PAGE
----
The jury heard evidence about discrepancies in the weights of the chariot loads as reported and paid and the actual loads.  One of Hauler’s knights testified that the loads as delivered weighed more than reported.   The jury also heard from a neighboring steel miller, who testified that Hauler’s reported loads were as a rule “light.”  Finally, the jury heard that hauler directed the Montreal Kingdom, with whom it enjoyed a close working relationship, not to disclose its parchment.

At closing argument, Yard highlighted that Hauler and its counsel had visited the Montreal Kingdom in preparation for the trial, yet failed to retrieve the Montreal Kingdom’s weigh slips for Hauler’s scrap deliveries from Yard.  Hauler’s counsel objected that the argument was not in evidence, but the trial court declined to give a curative instruction.

The jury ruled for Yard on all claims at issue in this appeal, and Hauler renewed its motion for judgment as a matter of law.  The trial court ruled for Hauler on the consumer fraud claim only, reasoning that Yard did not pay Hauler for “services” and so Yard was not a “consumer” as defined in Vermont’s consumer fraud act.

Hauler’s first contention on appeal is that the evidence was insufficient to support the common law fraud verdict.  But the standard on review is deferential to the prevailing party.  The verdict stands if any evidence fairly and reasonably supports it.  In this case, the SCOV concludes that the verdict is supported.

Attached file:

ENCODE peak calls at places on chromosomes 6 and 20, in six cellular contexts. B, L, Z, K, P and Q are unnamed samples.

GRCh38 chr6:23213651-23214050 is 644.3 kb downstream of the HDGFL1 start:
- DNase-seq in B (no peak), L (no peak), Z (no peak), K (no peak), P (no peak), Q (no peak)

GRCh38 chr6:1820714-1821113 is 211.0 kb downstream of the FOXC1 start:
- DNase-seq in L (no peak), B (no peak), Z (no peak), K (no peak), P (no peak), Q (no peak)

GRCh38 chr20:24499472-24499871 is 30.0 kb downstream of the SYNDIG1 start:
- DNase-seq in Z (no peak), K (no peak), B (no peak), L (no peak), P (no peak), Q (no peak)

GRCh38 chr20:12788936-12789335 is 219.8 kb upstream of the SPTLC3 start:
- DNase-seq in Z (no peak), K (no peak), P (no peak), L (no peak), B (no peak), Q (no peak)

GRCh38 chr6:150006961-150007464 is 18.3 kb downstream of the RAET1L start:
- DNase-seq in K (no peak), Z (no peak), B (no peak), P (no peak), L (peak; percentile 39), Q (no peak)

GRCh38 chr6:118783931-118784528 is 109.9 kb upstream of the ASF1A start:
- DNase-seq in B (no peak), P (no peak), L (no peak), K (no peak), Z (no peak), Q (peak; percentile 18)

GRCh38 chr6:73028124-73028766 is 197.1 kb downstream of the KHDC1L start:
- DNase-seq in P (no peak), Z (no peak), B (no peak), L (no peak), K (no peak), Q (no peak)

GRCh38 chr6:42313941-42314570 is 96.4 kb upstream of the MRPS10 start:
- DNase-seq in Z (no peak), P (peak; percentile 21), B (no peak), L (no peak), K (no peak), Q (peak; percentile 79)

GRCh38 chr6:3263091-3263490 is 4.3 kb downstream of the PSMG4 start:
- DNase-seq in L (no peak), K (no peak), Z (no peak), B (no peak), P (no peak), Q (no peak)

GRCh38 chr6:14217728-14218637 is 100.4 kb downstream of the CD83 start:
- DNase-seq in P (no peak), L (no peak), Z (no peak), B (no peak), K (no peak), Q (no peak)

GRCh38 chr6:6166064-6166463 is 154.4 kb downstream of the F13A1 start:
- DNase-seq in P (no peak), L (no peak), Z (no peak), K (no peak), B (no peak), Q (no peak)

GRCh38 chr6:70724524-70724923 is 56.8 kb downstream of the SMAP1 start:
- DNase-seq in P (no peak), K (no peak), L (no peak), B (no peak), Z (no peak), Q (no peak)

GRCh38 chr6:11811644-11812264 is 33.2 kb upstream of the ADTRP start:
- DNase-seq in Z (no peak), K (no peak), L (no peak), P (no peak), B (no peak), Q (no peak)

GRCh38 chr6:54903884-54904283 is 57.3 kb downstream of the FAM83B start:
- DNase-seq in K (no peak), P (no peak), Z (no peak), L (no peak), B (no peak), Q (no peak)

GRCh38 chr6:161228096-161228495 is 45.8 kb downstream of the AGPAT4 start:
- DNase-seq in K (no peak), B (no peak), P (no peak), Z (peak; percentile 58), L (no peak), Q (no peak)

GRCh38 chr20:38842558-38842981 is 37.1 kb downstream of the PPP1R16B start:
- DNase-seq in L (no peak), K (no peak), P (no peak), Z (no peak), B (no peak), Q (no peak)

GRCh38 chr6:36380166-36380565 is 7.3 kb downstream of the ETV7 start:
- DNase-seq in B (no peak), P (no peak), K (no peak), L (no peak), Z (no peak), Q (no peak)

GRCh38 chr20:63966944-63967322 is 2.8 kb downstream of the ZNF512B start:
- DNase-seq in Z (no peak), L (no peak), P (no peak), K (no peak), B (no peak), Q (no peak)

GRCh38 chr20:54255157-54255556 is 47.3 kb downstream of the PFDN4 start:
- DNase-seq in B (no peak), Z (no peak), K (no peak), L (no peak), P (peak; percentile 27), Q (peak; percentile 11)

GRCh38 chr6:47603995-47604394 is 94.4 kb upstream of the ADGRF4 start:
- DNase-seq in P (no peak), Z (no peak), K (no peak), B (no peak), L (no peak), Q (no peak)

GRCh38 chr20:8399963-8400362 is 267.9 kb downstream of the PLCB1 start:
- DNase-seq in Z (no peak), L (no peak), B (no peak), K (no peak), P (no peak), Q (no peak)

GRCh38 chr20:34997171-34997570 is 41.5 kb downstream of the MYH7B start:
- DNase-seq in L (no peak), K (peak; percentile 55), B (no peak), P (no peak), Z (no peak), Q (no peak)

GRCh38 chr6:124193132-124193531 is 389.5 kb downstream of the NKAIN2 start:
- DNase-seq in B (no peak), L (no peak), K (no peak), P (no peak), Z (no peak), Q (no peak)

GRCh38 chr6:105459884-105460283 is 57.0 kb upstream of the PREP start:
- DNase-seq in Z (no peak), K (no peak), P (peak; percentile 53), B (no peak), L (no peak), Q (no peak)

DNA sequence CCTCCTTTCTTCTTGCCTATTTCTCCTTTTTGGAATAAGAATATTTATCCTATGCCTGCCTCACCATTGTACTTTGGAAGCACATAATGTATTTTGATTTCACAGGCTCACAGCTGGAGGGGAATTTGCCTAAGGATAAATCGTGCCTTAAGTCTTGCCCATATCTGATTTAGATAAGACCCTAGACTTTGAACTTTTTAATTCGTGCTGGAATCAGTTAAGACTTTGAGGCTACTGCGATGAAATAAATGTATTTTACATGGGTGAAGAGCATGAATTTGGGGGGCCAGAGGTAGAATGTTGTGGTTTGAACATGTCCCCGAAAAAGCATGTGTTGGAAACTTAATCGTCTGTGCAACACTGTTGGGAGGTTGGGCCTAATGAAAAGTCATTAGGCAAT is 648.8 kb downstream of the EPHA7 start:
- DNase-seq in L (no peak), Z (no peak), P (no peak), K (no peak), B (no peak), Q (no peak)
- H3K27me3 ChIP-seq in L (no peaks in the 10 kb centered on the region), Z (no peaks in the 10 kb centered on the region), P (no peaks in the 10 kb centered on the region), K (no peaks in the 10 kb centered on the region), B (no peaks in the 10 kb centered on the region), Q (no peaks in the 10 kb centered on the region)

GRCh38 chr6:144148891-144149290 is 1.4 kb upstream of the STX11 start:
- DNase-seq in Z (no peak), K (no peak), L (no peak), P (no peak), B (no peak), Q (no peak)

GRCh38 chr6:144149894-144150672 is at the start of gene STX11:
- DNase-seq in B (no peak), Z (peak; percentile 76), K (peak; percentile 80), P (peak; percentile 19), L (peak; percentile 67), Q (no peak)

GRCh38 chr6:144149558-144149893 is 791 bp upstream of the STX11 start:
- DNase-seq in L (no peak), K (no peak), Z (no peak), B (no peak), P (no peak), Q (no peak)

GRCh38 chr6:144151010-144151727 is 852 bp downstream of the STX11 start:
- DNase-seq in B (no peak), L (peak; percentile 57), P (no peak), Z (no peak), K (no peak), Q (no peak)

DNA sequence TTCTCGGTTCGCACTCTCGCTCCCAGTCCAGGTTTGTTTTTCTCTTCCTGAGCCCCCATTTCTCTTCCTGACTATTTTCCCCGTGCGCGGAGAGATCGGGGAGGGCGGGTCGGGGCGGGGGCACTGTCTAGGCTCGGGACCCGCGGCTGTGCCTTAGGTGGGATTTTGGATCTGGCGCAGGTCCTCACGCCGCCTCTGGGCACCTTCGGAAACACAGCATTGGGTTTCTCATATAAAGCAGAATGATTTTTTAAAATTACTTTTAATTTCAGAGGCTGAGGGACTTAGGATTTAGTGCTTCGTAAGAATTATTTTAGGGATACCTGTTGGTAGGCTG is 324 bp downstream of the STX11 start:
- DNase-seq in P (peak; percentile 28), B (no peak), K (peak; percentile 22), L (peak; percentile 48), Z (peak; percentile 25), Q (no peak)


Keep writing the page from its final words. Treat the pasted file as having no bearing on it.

Hauler asserts that the verdict is based solely on inference stemming from the Montreal Kingdom’s failure to produce the weight slips, but the SCOV disagrees.  This is because Yard presented testimony from several different drivers and carriers indicating that the weights reported by Hauler to Yard were consistently short of the actual tons hauled.  There was also an issue with Hauler’s weigh parchment.  Hauler’s receipts were handscribed with “American-style” date stamps, while other receipts from the same mill were on printed on mill letterhead with “European-style” date stamps.   

Hauler next argues that when Yard’s counsel remarked during closing argument that Hauler and its counsel went to the Montreal Kingdom and returned with pictures but no weigh parchment, a curative instruction was required.  Essentially, the standard on appeal is whether there was prejudice that warrants a new trial.

The SCOV finds none.  Given Hauler’s admission on cross-examination that he told the mill not to turn over his business records to plaintiff in this case, well, the remark was in bounds.

Regarding whether the argument was open to improper inferences the SCOV defers to the judgment of the trial court, and concludes that there was no abuse of discretion because the remark was not necessarily an accusation of improper conduct by counsel, but a remark on Hauler’s failure to produce the records that would’ve resolved the case.